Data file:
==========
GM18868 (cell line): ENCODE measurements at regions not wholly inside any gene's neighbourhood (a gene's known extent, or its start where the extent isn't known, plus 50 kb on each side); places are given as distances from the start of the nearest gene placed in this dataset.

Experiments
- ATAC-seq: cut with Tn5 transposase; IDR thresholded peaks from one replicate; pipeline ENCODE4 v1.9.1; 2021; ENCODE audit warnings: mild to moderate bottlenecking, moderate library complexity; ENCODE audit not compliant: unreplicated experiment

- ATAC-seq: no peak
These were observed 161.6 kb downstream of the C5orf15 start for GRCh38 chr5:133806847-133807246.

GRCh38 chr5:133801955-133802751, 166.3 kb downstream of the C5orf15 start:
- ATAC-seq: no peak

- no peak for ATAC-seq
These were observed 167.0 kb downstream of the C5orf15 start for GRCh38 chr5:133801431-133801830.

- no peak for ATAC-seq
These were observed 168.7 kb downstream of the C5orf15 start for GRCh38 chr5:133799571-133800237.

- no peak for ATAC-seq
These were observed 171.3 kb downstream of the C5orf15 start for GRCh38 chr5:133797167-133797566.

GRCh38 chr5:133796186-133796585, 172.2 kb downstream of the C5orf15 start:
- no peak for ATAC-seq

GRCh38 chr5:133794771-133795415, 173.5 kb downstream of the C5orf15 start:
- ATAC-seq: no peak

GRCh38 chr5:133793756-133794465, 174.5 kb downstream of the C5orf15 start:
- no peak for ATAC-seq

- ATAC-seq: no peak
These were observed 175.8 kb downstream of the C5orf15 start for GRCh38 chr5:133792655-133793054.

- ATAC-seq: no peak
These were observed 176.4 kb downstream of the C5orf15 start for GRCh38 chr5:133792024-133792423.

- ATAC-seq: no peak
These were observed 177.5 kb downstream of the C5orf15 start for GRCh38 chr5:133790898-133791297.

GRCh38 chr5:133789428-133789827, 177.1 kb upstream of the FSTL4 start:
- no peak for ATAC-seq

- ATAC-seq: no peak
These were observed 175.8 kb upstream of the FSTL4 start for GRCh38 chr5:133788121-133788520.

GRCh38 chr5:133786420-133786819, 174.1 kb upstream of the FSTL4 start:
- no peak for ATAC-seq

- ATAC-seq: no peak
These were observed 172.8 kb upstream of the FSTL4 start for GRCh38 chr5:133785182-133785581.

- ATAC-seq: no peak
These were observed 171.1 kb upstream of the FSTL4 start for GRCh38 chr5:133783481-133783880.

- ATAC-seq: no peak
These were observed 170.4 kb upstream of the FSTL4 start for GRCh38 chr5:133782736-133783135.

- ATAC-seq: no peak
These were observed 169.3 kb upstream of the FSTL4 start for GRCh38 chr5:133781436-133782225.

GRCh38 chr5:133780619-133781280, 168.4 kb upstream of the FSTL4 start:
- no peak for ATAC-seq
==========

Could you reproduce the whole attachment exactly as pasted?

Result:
GM18868 (cell line): ENCODE measurements at regions not wholly inside any gene's neighbourhood (a gene's known extent, or its start where the extent isn't known, plus 50 kb on each side); places are given as distances from the start of the nearest gene placed in this dataset.

Experiments
- ATAC-seq: cut with Tn5 transposase; IDR thresholded peaks from one replicate; pipeline ENCODE4 v1.9.1; 2021; ENCODE audit warnings: mild to moderate bottlenecking, moderate library complexity; ENCODE audit not compliant: unreplicated experiment

- ATAC-seq: no peak
These were observed 161.6 kb downstream of the C5orf15 start for GRCh38 chr5:133806847-133807246.

GRCh38 chr5:133801955-133802751, 166.3 kb downstream of the C5orf15 start:
- ATAC-seq: no peak

- no peak for ATAC-seq
These were observed 167.0 kb downstream of the C5orf15 start for GRCh38 chr5:133801431-133801830.

- no peak for ATAC-seq
These were observed 168.7 kb downstream of the C5orf15 start for GRCh38 chr5:133799571-133800237.

- no peak for ATAC-seq
These were observed 171.3 kb downstream of the C5orf15 start for GRCh38 chr5:133797167-133797566.

GRCh38 chr5:133796186-133796585, 172.2 kb downstream of the C5orf15 start:
- no peak for ATAC-seq

GRCh38 chr5:133794771-133795415, 173.5 kb downstream of the C5orf15 start:
- ATAC-seq: no peak

GRCh38 chr5:133793756-133794465, 174.5 kb downstream of the C5orf15 start:
- no peak for ATAC-seq

- ATAC-seq: no peak
These were observed 175.8 kb downstream of the C5orf15 start for GRCh38 chr5:133792655-133793054.

- ATAC-seq: no peak
These were observed 176.4 kb downstream of the C5orf15 start for GRCh38 chr5:133792024-133792423.

- ATAC-seq: no peak
These were observed 177.5 kb downstream of the C5orf15 start for GRCh38 chr5:133790898-133791297.

GRCh38 chr5:133789428-133789827, 177.1 kb upstream of the FSTL4 start:
- no peak for ATAC-seq

- ATAC-seq: no peak
These were observed 175.8 kb upstream of the FSTL4 start for GRCh38 chr5:133788121-133788520.

GRCh38 chr5:133786420-133786819, 174.1 kb upstream of the FSTL4 start:
- no peak for ATAC-seq

- ATAC-seq: no peak
These were observed 172.8 kb upstream of the FSTL4 start for GRCh38 chr5:133785182-133785581.

- ATAC-seq: no peak
These were observed 171.1 kb upstream of the FSTL4 start for GRCh38 chr5:133783481-133783880.

- ATAC-seq: no peak
These were observed 170.4 kb upstream of the FSTL4 start for GRCh38 chr5:133782736-133783135.

- ATAC-seq: no peak
These were observed 169.3 kb upstream of the FSTL4 start for GRCh38 chr5:133781436-133782225.

GRCh38 chr5:133780619-133781280, 168.4 kb upstream of the FSTL4 start:
- no peak for ATAC-seq